That definition, Stanton et al. say, “is consistent with what we would expect to find when construing the meaning of section 17-152.” According to the New York Court of Appeals, they note, undefined statutory terms “are generally to be given their ‘usual and commonly understood meaning,'” and “dictionaries are ‘useful guideposts’ in ascertaining that meaning.” They quote the Merriam-Webster definition of unlawful as “not lawful” or “illegal.”

Assuming that New York courts read “unlawful means” broadly, Section 17-152 could supply the underlying “crime” that elevates falsification of business records to a Class E felony. That would essentially mean transforming two misdemeanors (falsifying business records plus conspiring to promote someone’s election through “unlawful means”) into a felony. Based on the same assumption, Trump also could face separate misdemeanor charges under Section 17-152 for the Daniels and McDougal payments.

New York’s statute of limitations ordinarily requires that misdemeanors be prosecuted within two years and that Class E felonies be prosecuted within five years. But that law includes an exception for “any period following the commission of the offense during which…the defendant was continuously outside this state.”

Trump lived largely in Washington, D.C., during his presidency, and in 2019 he switched his official state of residence to Florida. In determining whether the prosecution can proceed, a 1999 ruling by the New York Court of Appeals indicates, the time that Trump spent in D.C. and Florida should be subtracted from the time that has elapsed since the Trump Organization misrepresented Cohen’s reimbursement.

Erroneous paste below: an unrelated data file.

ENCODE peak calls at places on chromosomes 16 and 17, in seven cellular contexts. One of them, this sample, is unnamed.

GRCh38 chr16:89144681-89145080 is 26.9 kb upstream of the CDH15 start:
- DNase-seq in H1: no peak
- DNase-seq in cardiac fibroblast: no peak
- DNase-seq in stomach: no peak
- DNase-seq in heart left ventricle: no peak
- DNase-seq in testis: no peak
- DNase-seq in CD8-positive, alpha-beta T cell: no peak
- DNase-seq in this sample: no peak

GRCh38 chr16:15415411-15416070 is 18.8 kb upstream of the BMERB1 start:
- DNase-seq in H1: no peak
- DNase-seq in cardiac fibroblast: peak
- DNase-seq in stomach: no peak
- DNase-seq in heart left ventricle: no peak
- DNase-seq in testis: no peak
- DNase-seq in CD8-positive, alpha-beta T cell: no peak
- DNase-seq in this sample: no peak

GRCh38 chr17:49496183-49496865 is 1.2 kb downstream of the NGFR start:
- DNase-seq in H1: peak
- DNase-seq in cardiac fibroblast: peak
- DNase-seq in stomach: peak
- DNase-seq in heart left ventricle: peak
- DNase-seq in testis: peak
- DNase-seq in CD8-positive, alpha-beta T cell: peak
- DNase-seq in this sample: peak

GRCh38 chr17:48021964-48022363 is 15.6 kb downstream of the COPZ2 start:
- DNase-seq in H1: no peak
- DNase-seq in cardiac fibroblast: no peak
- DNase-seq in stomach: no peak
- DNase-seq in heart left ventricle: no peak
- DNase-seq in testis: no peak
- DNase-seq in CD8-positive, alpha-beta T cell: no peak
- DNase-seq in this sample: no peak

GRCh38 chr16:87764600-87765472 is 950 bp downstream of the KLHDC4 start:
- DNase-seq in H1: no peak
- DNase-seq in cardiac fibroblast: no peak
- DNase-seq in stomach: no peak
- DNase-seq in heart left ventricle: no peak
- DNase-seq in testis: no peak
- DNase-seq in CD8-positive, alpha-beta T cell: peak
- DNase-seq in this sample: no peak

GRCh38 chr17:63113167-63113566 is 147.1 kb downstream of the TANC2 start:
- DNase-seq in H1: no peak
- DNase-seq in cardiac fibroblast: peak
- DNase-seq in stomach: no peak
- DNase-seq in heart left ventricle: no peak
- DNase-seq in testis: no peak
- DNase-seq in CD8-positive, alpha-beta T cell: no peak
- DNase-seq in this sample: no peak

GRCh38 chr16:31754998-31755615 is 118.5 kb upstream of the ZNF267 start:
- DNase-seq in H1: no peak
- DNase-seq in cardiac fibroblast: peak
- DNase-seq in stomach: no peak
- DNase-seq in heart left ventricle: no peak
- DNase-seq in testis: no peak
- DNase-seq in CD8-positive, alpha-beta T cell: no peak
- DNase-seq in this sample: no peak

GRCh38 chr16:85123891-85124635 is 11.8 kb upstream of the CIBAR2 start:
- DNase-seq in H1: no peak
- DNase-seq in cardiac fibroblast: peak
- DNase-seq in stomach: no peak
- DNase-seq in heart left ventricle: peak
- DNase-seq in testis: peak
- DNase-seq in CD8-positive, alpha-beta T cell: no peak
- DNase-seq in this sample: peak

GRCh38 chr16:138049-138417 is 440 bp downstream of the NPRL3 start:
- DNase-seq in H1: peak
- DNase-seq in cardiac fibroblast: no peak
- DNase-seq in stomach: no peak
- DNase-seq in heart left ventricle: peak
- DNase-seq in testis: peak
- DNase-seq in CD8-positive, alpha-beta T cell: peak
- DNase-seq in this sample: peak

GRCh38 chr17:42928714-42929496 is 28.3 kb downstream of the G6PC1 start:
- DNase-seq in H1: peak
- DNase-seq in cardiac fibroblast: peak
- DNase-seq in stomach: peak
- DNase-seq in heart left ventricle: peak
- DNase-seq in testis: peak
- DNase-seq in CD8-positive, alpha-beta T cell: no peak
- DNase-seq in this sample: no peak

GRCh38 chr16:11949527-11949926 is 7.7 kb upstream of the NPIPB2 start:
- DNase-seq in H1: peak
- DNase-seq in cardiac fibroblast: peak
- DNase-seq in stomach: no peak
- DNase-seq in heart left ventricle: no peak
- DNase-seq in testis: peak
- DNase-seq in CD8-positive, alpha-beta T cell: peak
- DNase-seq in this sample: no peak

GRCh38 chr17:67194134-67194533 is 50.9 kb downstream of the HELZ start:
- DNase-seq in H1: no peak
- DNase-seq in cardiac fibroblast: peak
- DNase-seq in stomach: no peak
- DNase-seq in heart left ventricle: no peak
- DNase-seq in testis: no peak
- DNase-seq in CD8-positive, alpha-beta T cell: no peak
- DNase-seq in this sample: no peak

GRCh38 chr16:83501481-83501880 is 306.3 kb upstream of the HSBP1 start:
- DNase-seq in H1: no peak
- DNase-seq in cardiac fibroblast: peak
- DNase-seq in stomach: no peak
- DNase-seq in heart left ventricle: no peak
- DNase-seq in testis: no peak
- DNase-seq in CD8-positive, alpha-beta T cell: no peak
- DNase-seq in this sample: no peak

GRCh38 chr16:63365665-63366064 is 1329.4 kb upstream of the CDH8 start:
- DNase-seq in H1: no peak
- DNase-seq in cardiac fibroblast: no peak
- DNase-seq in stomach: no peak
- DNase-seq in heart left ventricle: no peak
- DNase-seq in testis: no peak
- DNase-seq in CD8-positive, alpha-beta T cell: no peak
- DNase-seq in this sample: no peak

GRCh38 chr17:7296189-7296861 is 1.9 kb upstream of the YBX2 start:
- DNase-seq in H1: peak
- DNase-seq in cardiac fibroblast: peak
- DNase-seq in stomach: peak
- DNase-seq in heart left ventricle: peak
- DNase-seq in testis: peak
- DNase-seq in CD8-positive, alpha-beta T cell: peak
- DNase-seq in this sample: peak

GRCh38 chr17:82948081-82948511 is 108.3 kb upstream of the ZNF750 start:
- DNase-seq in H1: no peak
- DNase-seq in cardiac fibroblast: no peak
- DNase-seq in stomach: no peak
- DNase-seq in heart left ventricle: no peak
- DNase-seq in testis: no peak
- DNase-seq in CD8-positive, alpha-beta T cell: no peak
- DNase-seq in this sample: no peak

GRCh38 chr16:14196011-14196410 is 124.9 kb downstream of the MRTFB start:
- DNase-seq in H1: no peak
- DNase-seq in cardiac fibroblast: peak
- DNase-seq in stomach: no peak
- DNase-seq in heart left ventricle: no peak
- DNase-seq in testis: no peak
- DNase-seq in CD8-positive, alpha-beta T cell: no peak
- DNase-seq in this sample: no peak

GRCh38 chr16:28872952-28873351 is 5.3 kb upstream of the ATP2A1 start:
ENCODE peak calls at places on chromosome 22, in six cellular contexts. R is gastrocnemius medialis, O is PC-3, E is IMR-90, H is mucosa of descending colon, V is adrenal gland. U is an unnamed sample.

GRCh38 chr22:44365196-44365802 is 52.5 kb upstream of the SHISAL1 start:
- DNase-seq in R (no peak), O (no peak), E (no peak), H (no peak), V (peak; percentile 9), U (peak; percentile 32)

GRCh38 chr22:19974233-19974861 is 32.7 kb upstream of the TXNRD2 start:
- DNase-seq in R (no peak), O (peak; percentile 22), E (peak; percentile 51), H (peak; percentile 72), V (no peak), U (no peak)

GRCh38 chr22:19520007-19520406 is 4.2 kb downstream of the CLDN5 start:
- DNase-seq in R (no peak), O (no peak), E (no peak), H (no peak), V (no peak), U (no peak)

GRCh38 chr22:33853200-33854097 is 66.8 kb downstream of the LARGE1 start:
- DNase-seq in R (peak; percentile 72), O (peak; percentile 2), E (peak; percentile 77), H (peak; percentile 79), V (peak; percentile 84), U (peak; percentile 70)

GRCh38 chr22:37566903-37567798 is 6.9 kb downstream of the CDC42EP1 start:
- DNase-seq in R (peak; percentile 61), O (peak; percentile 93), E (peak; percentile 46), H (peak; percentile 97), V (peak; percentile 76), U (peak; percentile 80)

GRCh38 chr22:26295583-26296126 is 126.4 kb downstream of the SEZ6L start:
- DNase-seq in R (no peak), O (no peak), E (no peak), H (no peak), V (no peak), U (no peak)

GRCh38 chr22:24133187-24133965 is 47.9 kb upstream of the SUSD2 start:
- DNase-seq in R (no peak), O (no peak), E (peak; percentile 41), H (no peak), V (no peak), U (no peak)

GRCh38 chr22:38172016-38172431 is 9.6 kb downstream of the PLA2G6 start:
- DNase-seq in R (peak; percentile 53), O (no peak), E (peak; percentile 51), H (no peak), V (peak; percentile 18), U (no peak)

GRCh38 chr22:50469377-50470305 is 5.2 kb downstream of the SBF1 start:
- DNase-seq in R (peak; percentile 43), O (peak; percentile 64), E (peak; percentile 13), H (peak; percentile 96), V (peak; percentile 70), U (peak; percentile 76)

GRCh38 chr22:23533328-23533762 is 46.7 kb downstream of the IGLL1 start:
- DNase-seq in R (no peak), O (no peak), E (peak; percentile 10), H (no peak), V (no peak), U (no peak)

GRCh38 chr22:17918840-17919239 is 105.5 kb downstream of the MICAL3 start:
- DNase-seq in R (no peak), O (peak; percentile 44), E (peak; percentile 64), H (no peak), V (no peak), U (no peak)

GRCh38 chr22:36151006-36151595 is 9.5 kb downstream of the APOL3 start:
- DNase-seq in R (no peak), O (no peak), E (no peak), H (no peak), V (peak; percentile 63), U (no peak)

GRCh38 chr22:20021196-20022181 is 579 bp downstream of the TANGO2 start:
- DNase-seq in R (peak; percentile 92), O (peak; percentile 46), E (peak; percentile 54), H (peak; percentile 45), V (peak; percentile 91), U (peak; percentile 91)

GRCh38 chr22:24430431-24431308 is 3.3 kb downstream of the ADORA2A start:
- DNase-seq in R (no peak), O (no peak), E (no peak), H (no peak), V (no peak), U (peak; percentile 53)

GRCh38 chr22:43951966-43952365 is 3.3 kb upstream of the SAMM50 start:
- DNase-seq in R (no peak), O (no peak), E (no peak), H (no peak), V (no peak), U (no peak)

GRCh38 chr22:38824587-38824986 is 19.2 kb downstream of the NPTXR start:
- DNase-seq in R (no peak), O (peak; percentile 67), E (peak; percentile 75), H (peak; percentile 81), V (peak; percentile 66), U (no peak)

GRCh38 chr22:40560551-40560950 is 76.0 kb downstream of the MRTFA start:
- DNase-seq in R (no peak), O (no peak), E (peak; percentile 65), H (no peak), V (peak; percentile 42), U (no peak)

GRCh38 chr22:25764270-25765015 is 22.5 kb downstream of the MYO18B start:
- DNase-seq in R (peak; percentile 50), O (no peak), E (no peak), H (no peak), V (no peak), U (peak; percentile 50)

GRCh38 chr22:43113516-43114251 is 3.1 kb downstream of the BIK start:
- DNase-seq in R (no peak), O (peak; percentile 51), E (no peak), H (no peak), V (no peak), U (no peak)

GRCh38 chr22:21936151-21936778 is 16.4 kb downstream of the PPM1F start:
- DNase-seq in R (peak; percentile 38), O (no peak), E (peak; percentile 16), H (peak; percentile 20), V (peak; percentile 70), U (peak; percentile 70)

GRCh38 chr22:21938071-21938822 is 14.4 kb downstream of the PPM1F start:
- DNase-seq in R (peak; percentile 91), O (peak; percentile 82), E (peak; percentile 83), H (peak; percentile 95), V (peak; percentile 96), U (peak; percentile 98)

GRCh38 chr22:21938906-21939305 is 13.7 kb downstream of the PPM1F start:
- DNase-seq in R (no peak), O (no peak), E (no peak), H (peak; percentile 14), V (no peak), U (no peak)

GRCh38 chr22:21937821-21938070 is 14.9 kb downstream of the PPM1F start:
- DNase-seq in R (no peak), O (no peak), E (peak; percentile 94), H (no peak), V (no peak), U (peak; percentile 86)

Assuming that Bragg can get around the statute of limitations, the question remains: Why bring this case at all, let alone six years after the conduct underlying it?

There was nothing inherently criminal about paying off Daniels or McDougal. Those payments become criminal only by construing them as illegal campaign contributions. Although that is how federal prosecutors interpreted the law in Cohen’s case, they conspicuously declined to charge Trump under the same theory. Manhattan prosecutors under Bragg’s predecessor for years mulled the possibility of building a state case based on the same conduct and ultimately decided it would not fly.

Bragg’s reconsideration of that conclusion reeks of desperation to punish a reviled political opponent, which is exactly how Trump and his supporters are portraying it. When you decide to make history by prosecuting a former president, especially when that former president is seeking that office again by running against an incumbent who is a member of your own party, you had better have a solid case involving serious crimes. Bragg, who is relying on debatable facts, untested legal theories, and allegations that are tawdry but far from earthshaking, does not seem to have such a case.